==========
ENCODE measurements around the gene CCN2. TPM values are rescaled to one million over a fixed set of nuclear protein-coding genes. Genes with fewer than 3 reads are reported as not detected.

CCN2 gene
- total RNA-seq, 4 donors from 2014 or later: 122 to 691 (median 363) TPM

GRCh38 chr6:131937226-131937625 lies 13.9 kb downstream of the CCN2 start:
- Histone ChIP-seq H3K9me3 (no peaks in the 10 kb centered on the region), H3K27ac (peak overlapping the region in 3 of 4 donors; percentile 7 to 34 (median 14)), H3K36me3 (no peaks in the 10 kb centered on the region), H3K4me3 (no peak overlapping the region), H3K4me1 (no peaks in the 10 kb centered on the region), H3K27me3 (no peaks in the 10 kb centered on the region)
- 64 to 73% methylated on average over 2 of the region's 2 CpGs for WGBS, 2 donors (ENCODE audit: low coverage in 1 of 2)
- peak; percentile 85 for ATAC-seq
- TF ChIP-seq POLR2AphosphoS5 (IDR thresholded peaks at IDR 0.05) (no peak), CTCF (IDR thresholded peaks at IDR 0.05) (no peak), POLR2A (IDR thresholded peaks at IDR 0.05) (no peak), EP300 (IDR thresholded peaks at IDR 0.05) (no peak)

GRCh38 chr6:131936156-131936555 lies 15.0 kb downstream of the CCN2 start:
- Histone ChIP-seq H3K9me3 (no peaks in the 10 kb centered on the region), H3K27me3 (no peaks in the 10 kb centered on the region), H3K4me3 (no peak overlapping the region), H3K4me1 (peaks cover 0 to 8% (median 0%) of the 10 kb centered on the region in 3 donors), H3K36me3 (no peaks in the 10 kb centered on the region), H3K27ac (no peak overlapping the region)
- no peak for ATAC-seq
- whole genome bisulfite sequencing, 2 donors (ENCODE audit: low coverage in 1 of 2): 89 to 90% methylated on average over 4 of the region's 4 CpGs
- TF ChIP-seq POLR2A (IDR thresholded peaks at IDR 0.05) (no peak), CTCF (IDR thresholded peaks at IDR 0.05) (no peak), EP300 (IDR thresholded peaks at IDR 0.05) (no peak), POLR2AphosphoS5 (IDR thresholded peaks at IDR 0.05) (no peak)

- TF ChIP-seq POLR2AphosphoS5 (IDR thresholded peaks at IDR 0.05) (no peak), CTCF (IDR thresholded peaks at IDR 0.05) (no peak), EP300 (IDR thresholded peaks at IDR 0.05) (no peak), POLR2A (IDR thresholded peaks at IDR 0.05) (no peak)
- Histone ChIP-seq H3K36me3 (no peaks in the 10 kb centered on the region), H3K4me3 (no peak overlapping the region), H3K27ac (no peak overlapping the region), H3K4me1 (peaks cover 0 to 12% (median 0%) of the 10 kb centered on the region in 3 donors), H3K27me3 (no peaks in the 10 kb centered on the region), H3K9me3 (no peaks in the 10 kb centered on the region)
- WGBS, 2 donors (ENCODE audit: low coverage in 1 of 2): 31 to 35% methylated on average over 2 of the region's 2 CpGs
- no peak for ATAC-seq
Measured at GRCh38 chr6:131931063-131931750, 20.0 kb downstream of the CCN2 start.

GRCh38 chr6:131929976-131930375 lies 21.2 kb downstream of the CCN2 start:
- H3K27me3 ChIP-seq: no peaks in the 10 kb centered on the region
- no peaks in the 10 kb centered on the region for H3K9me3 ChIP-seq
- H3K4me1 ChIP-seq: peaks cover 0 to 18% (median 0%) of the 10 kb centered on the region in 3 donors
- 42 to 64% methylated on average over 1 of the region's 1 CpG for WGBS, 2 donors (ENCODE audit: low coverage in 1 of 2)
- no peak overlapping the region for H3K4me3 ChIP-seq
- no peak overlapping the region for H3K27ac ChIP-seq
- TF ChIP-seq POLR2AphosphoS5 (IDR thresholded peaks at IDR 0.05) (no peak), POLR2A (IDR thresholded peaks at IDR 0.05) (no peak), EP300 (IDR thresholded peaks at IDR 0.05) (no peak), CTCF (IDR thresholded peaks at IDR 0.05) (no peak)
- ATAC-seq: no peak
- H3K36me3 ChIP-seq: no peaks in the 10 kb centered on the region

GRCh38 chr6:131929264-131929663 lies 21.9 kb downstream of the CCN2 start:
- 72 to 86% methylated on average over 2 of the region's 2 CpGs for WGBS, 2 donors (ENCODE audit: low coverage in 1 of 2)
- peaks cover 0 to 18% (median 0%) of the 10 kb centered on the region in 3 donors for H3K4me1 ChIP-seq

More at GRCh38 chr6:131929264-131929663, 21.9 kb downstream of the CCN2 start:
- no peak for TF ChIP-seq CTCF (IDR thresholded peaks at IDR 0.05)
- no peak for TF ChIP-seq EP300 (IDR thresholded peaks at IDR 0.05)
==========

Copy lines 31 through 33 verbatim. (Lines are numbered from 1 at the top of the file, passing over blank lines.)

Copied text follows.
- peaks cover 0 to 18% (median 0%) of the 10 kb centered on the region in 3 donors for H3K4me1 ChIP-seq

More at GRCh38 chr6:131929264-131929663, 21.9 kb downstream of the CCN2 start:
- no peak for TF ChIP-seq CTCF (IDR thresholded peaks at IDR 0.05)